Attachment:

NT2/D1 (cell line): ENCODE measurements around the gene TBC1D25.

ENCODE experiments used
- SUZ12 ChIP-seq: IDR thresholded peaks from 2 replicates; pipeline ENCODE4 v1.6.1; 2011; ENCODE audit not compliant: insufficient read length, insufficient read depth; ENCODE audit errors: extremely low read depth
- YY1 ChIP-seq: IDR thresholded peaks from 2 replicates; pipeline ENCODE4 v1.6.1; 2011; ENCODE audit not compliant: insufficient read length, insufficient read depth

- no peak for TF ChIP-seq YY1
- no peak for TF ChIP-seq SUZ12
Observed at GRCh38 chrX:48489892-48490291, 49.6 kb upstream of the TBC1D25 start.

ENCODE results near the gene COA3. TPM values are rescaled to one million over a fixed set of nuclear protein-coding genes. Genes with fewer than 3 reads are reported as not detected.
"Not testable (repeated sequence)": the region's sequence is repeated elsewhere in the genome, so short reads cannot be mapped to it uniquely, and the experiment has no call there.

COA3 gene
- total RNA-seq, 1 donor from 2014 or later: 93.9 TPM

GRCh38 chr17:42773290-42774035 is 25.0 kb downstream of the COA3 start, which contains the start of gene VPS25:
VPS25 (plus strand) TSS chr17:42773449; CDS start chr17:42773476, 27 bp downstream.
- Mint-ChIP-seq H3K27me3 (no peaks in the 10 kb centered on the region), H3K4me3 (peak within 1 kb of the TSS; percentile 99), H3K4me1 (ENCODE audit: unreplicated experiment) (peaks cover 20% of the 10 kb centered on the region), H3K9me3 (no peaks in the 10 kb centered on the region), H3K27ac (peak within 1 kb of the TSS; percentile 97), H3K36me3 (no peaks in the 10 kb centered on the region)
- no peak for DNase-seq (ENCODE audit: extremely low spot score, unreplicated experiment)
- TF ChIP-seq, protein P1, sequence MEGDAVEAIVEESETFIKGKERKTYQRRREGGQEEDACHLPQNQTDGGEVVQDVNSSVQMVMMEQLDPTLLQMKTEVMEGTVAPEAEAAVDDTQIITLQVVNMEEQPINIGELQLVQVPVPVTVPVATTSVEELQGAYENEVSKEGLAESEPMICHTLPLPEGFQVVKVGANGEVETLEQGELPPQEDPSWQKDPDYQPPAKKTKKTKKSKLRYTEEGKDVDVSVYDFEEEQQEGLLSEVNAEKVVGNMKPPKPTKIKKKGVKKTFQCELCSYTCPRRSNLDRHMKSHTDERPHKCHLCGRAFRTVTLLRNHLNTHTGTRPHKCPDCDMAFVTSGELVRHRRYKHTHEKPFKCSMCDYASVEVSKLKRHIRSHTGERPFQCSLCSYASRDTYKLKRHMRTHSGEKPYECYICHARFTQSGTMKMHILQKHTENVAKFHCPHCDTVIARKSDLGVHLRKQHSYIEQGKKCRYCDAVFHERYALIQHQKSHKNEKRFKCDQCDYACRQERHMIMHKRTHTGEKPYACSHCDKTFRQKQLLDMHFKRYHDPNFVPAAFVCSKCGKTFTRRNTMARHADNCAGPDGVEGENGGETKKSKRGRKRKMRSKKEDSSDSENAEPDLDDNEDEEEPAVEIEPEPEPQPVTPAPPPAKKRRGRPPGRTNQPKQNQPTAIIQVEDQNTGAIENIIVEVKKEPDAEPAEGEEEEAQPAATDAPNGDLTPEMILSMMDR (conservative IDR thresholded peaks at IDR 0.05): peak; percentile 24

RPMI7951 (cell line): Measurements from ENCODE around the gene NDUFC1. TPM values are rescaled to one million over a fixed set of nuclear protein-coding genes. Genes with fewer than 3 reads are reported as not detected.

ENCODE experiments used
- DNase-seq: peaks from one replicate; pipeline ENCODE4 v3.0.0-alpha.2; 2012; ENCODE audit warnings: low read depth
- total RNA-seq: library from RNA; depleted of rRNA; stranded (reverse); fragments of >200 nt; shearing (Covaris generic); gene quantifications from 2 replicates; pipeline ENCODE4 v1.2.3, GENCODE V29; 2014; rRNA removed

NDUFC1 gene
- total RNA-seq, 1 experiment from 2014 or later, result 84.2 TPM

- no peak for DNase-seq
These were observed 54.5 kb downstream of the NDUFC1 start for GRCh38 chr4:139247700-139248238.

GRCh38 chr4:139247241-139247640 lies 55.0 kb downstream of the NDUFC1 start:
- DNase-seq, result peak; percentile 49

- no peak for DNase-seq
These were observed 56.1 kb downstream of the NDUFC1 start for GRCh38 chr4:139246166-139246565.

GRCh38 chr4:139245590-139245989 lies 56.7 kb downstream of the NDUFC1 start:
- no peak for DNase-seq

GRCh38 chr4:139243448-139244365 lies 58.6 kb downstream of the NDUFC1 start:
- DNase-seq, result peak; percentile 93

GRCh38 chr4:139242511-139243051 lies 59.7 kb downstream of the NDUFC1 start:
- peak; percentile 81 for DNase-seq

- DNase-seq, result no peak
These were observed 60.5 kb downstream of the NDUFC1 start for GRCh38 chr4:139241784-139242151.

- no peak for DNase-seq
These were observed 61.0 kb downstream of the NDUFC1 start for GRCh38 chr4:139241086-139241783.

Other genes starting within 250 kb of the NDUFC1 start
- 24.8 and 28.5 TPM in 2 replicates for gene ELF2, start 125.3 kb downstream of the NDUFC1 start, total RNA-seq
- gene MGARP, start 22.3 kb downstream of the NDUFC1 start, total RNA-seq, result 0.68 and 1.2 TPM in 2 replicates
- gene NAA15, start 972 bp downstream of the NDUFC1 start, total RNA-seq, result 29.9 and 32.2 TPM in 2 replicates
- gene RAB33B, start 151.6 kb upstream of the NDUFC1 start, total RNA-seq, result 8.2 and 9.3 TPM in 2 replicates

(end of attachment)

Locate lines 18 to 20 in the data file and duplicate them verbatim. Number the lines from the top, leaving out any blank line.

ENCODE experiments used
- DNase-seq: peaks from one replicate; pipeline ENCODE4 v3.0.0-alpha.2; 2012; ENCODE audit warnings: low read depth
- total RNA-seq: library from RNA; depleted of rRNA; stranded (reverse); fragments of >200 nt; shearing (Covaris generic); gene quantifications from 2 replicates; pipeline ENCODE4 v1.2.3, GENCODE V29; 2014; rRNA removed